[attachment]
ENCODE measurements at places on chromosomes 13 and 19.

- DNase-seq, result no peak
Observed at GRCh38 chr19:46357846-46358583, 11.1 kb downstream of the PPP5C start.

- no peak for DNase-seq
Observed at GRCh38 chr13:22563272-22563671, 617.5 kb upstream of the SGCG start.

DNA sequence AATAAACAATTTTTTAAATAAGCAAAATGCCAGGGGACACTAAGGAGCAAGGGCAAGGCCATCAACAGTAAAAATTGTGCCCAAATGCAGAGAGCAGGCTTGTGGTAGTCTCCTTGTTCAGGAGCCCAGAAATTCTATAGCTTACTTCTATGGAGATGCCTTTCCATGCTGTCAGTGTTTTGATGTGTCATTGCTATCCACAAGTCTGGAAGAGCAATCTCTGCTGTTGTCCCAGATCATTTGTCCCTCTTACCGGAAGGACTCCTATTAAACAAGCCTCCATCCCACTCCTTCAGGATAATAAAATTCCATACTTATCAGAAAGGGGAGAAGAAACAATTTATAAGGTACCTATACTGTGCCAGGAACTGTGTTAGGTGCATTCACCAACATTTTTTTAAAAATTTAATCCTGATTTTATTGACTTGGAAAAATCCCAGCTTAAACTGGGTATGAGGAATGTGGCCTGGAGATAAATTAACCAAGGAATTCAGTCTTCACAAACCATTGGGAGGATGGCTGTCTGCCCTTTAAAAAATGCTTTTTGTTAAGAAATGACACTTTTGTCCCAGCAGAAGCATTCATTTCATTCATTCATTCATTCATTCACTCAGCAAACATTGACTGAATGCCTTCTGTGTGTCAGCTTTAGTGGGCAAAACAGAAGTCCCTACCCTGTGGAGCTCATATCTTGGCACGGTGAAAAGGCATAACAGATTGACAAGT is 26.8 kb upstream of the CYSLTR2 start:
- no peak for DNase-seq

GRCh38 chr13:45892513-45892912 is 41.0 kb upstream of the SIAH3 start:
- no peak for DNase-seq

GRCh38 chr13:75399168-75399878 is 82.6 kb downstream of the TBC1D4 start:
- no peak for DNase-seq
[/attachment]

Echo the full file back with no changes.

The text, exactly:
ENCODE measurements at places on chromosomes 13 and 19.

- DNase-seq, result no peak
Observed at GRCh38 chr19:46357846-46358583, 11.1 kb downstream of the PPP5C start.

- no peak for DNase-seq
Observed at GRCh38 chr13:22563272-22563671, 617.5 kb upstream of the SGCG start.

DNA sequence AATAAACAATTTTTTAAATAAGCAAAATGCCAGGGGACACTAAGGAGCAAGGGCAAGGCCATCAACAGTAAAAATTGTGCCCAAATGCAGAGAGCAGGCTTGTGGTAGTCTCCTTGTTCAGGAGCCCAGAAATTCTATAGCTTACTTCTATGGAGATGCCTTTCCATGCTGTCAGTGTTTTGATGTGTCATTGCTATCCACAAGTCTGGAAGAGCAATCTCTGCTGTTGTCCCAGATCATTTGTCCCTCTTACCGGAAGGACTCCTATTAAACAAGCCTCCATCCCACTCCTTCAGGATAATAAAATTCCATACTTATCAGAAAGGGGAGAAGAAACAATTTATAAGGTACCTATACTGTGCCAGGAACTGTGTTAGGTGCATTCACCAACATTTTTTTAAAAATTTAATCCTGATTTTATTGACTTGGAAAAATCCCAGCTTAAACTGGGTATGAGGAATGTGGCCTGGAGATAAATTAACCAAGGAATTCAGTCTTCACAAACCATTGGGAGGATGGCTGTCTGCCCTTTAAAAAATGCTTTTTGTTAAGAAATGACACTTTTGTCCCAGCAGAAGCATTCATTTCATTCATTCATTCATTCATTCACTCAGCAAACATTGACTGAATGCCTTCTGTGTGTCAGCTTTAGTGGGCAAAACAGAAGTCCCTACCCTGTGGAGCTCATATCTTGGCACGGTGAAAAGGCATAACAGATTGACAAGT is 26.8 kb upstream of the CYSLTR2 start:
- no peak for DNase-seq

GRCh38 chr13:45892513-45892912 is 41.0 kb upstream of the SIAH3 start:
- no peak for DNase-seq

GRCh38 chr13:75399168-75399878 is 82.6 kb downstream of the TBC1D4 start:
- no peak for DNase-seq